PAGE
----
Waked this morning, about six o’clock, with a violent knocking at Sir J. Minnes’s doore, to call up Mrs. Hammon, crying out that Sir J. Minnes is a-dying. He come home ill of an ague on Friday night. I saw him on Saturday, after his fit of the ague, and then was pretty lusty. Which troubles me mightily, for he is a very good, harmless, honest gentleman, though not fit for the business. But I much fear a worse may come, that may be more uneasy to me.
Up, and to Deptford by water, reading “Othello, Moore of Venice,” which I ever heretofore esteemed a mighty good play, but having so lately read “The Adventures of Five Houres,” it seems a mean thing.
Walked back, and so home, and then down to the Old Swan and drank at Betty Michell’s, and so to Westminster to the Exchequer about my quarter tallies, and so to Lumbard Streete to choose stuff to hang my new intended closet, and have chosen purple. So home to dinner, and all the afternoon till almost midnight upon my Tangier accounts, getting Tom Wilson to help me in writing as I read, and at night W. Hewer, and find myself most happy in the keeping of all my accounts, for that after all the changings and turnings necessary in such an account, I find myself right to a farthing in an account of 127,000l.. This afternoon I visited Sir J. Minnes, who, poor man, is much impatient by these few days’ sickness, and I fear indeed it will kill him.
this violent knocking
of an armless man
not fit for the business at Westminster
and we find all accounts
turning into a fart
Erasure poem derived from The Diary of Samuel Pepys, Monday 20 August 1666.
War is old, we're told; it's the oldest
thing in the books. In that case the animals
have always fled deeper into the forest;
just when they cross someone lights a torch
and tosses it into the grove. In that case,
the lumad have always been on the run, wrapping
their betel nut boxes in cloth, tucking
their brass amulets under their waistbands,
in the folds of their hair. It's medicine we need
and can't squander, because who knows how long
this one will last. Ask the water to bless you.
Keep a pellet of earth under your tongue.
Who do you love? Whose hand do you take
as the sun goes dark? I count the heads
of my children as I push them out of the door.
We will be together until we can't anymore.
(Lord’s day). Up and to my chamber, and there began to draw out fair and methodically my accounts of Tangier, in order to shew them to the Lords. But by and by comes by agreement Mr. Reeves, and after him Mr. Spong, and all day with them, both before and after dinner, till ten o’clock at night, upon opticke enquiries, he bringing me a frame he closes on, to see how the rays of light do cut one another, and in a darke room with smoake, which is very pretty. He did also bring a lanthorne with pictures in glasse, to make strange things appear on a wall, very pretty. We did also at night see Jupiter and his girdle and satellites, very fine, with my twelve-foote glasse, but could not Saturne, he being very dark. Spong and I had also several fine discourses upon the globes this afternoon, particularly why the fixed stars do not rise and set at the same houre all the yeare long, which he could not demonstrate, nor I neither, the reason of. So, it being late, after supper they away home.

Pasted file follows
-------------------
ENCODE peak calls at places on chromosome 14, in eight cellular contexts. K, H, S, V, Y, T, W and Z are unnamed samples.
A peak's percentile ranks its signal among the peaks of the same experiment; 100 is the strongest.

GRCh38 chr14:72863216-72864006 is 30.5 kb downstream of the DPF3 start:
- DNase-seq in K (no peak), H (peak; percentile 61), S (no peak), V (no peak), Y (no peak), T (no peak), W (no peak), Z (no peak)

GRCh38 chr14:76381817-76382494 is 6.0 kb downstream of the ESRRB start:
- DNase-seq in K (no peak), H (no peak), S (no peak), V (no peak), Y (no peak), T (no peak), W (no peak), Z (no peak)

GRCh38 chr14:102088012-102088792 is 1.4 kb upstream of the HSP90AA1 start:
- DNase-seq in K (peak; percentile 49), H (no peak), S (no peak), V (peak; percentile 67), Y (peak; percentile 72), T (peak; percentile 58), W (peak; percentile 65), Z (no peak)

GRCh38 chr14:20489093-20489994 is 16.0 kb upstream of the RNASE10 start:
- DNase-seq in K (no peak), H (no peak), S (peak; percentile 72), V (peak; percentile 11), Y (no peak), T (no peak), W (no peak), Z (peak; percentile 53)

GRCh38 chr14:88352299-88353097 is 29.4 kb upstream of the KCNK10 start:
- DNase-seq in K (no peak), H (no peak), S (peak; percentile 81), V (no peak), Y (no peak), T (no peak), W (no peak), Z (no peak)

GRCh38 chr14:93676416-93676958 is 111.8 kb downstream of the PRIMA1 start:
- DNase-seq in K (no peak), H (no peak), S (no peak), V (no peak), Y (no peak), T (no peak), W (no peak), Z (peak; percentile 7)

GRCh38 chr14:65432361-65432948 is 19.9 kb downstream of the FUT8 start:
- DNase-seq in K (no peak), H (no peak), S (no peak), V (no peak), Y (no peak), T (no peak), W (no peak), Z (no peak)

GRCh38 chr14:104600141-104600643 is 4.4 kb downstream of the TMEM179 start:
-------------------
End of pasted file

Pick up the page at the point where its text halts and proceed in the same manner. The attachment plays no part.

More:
But it vexed me to understand no more from Reeves and his glasses touching the nature and reason of the several refractions of the several figured glasses, he understanding the acting part, but not one bit the theory, nor can make any body understand it, which is a strange dullness, methinks.
I did not hear anything yesterday or at all to confirm either Sir Thos. Allen’s news of the 10 or 12 ships taken, nor of the disorder at Amsterdam upon the news of the burning of the ships, that he should be fled to the Prince of Orange, it being generally believed that he was gone to France before.
the methodical clock
loses the light
dark things appear on a wall
the stars do not rise
touching can make a body
Nightly I visit this book, this story,
wondering how it will end; it keeps
winding back to a group of frames,
to a time before the fruit in the tree
had not fallen and cracked open
like a wound on dark ground, to a time
after her lover's ghost took two sips
of coffee tainted with the poison of
certain death. Even the ghost of the cab
driver wondering who phoned the garage
at six every Friday evening keeps
coming back. How do they do it,
and not lose their minds? When she
finally entered the house again,
she'd twirl her wedding band
and engagement ring absently round
and round; loose even then, or
because she always had long, tapered
fingers. She liked to boast about
her tiny waistline, how she looked
in her wedding dress and there was no
mistaking they weren't doing it
because of a so-called accident. She grew
to like tapping the chiseled points of finger-
nails on the table whenever she was bored
or was allowed nothing more to say. But
she knew how to scream and moan: she'd work
herself into such a state that fainting was
always the logical next step. Thinking
of her now, I can only see that wound-up
energy with nowhere to go: the points
of her knees, the edge to her voice, all
of her youth and possessions lost, her mind
a skittish bird trapped in the fire.
All the morning at my office; then to the Exchange (with my Lord Bruncker in his coach) at noon, but it was only to avoid Mr. Chr. Pett’s being invited by me to dinner. So home, calling at my little mercer’s in Lumbard Streete, who hath the pretty wench, like the old Queene, and there cheapened some stuffs to hang my roome, that I intend to turn into a closett. So home to dinner, and after dinner comes Creed to discourse with me about several things of Tangier concernments and accounts, among others starts the doubt, which I was formerly aware of, but did wink at it, whether or no Lanyon and his partners be not paid for more than they should be, which he presses, so that it did a little discompose me; but, however, I do think no harm will arise thereby. He gone, I to the office, and there very late, very busy, and so home to supper and to bed.
street like the queen
a cheap creed to wink at
whether or not we think
harm will arise there
Erasure poem derived from The Diary of Samuel Pepys, Saturday 18 August 1666.